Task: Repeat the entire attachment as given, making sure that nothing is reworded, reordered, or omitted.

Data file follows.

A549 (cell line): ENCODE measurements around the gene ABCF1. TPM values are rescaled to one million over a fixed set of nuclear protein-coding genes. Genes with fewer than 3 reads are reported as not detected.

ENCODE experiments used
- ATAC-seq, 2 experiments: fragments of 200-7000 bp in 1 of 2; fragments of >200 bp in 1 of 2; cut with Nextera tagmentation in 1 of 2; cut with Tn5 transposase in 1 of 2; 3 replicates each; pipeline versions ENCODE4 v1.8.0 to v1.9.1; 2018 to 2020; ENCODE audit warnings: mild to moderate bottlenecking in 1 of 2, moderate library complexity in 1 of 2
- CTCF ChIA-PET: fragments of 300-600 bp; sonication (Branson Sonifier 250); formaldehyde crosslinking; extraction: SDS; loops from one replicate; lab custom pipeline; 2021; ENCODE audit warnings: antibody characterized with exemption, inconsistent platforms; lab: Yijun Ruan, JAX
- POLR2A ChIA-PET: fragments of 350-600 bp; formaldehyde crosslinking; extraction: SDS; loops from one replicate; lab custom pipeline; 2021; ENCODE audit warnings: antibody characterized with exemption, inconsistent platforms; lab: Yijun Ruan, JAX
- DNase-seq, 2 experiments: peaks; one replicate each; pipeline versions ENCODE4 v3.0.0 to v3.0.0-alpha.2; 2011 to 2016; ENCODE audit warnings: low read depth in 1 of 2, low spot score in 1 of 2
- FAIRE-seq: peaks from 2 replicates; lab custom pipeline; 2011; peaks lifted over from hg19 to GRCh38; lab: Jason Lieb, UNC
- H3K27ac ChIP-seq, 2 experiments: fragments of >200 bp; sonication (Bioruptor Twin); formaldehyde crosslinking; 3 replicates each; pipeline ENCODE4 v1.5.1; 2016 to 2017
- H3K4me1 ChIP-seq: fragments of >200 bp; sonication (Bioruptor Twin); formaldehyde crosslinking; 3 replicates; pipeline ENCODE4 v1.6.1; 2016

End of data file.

A549 (cell line): ENCODE measurements around the gene ABCF1. TPM values are rescaled to one million over a fixed set of nuclear protein-coding genes. Genes with fewer than 3 reads are reported as not detected.

ENCODE experiments used
- ATAC-seq, 2 experiments: fragments of 200-7000 bp in 1 of 2; fragments of >200 bp in 1 of 2; cut with Nextera tagmentation in 1 of 2; cut with Tn5 transposase in 1 of 2; 3 replicates each; pipeline versions ENCODE4 v1.8.0 to v1.9.1; 2018 to 2020; ENCODE audit warnings: mild to moderate bottlenecking in 1 of 2, moderate library complexity in 1 of 2
- CTCF ChIA-PET: fragments of 300-600 bp; sonication (Branson Sonifier 250); formaldehyde crosslinking; extraction: SDS; loops from one replicate; lab custom pipeline; 2021; ENCODE audit warnings: antibody characterized with exemption, inconsistent platforms; lab: Yijun Ruan, JAX
- POLR2A ChIA-PET: fragments of 350-600 bp; formaldehyde crosslinking; extraction: SDS; loops from one replicate; lab custom pipeline; 2021; ENCODE audit warnings: antibody characterized with exemption, inconsistent platforms; lab: Yijun Ruan, JAX
- DNase-seq, 2 experiments: peaks; one replicate each; pipeline versions ENCODE4 v3.0.0 to v3.0.0-alpha.2; 2011 to 2016; ENCODE audit warnings: low read depth in 1 of 2, low spot score in 1 of 2
- FAIRE-seq: peaks from 2 replicates; lab custom pipeline; 2011; peaks lifted over from hg19 to GRCh38; lab: Jason Lieb, UNC
- H3K27ac ChIP-seq, 2 experiments: fragments of >200 bp; sonication (Bioruptor Twin); formaldehyde crosslinking; 3 replicates each; pipeline ENCODE4 v1.5.1; 2016 to 2017
- H3K4me1 ChIP-seq: fragments of >200 bp; sonication (Bioruptor Twin); formaldehyde crosslinking; 3 replicates; pipeline ENCODE4 v1.6.1; 2016